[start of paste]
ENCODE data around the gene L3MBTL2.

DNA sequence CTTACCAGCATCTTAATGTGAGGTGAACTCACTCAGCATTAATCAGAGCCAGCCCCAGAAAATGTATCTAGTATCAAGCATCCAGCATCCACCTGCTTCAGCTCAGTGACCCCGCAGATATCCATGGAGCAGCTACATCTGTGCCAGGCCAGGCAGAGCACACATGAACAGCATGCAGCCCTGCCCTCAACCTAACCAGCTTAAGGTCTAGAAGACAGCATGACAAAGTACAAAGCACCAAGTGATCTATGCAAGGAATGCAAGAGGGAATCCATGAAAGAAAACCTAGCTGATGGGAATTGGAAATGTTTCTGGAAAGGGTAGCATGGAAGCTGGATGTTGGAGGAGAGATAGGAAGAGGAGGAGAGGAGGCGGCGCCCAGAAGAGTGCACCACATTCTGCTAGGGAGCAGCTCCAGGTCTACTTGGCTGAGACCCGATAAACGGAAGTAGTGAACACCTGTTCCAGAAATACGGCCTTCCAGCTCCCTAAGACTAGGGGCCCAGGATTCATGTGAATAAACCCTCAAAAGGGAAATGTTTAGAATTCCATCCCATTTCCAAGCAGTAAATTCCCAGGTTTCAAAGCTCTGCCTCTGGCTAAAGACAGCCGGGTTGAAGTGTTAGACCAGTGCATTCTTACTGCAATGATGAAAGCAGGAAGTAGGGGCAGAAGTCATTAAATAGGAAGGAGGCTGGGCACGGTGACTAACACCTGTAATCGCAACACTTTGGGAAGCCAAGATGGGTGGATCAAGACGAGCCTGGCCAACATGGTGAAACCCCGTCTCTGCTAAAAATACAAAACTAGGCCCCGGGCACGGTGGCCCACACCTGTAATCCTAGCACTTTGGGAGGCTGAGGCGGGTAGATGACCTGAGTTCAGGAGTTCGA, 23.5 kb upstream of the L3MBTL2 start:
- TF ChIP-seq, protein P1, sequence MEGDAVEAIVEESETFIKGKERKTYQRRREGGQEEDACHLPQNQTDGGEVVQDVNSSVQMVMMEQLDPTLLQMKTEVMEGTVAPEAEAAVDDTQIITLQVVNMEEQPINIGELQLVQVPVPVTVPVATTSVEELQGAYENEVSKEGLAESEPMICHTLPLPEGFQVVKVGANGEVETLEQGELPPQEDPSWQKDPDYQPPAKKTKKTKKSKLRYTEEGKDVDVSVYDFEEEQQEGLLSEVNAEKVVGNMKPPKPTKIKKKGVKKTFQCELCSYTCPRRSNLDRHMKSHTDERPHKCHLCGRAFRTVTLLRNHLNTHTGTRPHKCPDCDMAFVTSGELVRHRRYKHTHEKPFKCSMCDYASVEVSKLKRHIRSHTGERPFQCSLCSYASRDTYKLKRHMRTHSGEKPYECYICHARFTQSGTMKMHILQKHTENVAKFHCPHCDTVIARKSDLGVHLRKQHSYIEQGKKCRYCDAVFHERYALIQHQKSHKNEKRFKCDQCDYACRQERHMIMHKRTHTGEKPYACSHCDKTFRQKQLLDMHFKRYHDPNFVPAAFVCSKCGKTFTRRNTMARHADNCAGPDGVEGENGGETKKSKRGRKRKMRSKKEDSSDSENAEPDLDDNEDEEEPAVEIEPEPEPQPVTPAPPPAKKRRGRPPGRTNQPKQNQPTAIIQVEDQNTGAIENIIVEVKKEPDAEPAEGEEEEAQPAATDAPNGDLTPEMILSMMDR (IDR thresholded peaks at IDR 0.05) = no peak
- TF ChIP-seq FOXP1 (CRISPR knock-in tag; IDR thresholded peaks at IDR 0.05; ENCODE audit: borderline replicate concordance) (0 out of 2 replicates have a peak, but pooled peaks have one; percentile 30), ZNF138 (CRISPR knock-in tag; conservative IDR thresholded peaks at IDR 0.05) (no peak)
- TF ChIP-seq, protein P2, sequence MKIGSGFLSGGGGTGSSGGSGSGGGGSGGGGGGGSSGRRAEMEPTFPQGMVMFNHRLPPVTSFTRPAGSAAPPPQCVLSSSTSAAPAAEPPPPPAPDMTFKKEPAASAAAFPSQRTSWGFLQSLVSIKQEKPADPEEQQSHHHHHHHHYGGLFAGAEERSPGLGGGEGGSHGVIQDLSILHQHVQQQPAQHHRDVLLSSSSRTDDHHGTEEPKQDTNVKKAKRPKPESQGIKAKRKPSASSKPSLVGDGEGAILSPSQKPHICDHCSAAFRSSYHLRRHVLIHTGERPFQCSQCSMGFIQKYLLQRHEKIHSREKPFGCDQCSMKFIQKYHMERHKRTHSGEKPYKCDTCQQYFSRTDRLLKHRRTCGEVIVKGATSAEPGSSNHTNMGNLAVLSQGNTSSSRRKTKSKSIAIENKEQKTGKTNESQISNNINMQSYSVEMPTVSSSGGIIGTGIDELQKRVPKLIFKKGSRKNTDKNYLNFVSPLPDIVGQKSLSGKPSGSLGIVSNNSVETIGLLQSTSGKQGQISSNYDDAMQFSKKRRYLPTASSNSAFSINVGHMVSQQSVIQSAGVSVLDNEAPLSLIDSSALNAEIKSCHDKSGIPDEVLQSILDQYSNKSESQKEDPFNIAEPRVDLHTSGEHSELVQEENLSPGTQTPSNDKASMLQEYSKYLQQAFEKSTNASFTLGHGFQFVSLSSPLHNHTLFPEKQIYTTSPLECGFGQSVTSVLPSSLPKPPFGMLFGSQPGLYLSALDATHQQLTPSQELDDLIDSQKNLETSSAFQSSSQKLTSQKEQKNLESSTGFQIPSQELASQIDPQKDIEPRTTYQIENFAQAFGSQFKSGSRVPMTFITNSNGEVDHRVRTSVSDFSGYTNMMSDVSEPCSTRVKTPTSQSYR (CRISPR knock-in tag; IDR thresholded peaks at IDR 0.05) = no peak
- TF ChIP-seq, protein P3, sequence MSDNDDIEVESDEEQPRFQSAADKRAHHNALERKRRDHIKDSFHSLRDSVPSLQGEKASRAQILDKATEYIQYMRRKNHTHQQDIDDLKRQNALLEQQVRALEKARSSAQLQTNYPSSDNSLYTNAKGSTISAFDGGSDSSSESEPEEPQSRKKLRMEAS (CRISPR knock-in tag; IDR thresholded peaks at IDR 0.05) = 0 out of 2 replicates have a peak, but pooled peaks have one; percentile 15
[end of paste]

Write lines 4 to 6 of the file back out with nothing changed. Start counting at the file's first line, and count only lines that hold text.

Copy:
- TF ChIP-seq FOXP1 (CRISPR knock-in tag; IDR thresholded peaks at IDR 0.05; ENCODE audit: borderline replicate concordance) (0 out of 2 replicates have a peak, but pooled peaks have one; percentile 30), ZNF138 (CRISPR knock-in tag; conservative IDR thresholded peaks at IDR 0.05) (no peak)
- TF ChIP-seq, protein P2, sequence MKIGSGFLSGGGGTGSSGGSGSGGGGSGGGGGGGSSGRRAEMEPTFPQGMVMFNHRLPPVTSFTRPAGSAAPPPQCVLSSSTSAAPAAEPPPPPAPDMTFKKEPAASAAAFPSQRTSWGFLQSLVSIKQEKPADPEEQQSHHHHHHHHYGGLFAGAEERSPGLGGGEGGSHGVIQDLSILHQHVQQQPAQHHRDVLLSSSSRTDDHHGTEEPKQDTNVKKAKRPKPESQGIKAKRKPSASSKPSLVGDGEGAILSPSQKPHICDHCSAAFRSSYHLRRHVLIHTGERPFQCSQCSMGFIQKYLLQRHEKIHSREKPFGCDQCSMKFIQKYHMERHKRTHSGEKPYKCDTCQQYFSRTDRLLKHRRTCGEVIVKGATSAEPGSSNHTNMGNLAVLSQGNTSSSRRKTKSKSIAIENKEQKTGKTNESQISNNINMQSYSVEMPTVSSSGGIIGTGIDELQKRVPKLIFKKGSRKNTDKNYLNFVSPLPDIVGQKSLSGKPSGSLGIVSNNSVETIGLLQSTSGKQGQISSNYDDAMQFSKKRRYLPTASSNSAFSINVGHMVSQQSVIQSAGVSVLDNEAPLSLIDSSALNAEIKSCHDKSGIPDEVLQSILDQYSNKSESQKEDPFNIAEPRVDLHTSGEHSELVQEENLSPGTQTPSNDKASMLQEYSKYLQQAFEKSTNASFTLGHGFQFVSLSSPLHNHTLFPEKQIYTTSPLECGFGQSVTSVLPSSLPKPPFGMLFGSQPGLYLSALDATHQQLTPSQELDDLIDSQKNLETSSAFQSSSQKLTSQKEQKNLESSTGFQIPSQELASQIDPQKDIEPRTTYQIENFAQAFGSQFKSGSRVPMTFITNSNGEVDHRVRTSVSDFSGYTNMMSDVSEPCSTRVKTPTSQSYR (CRISPR knock-in tag; IDR thresholded peaks at IDR 0.05) = no peak
- TF ChIP-seq, protein P3, sequence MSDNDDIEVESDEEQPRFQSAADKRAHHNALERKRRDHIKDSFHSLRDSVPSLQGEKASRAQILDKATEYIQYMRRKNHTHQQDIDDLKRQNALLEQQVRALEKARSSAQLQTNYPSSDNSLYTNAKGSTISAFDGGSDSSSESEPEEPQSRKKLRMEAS (CRISPR knock-in tag; IDR thresholded peaks at IDR 0.05) = 0 out of 2 replicates have a peak, but pooled peaks have one; percentile 15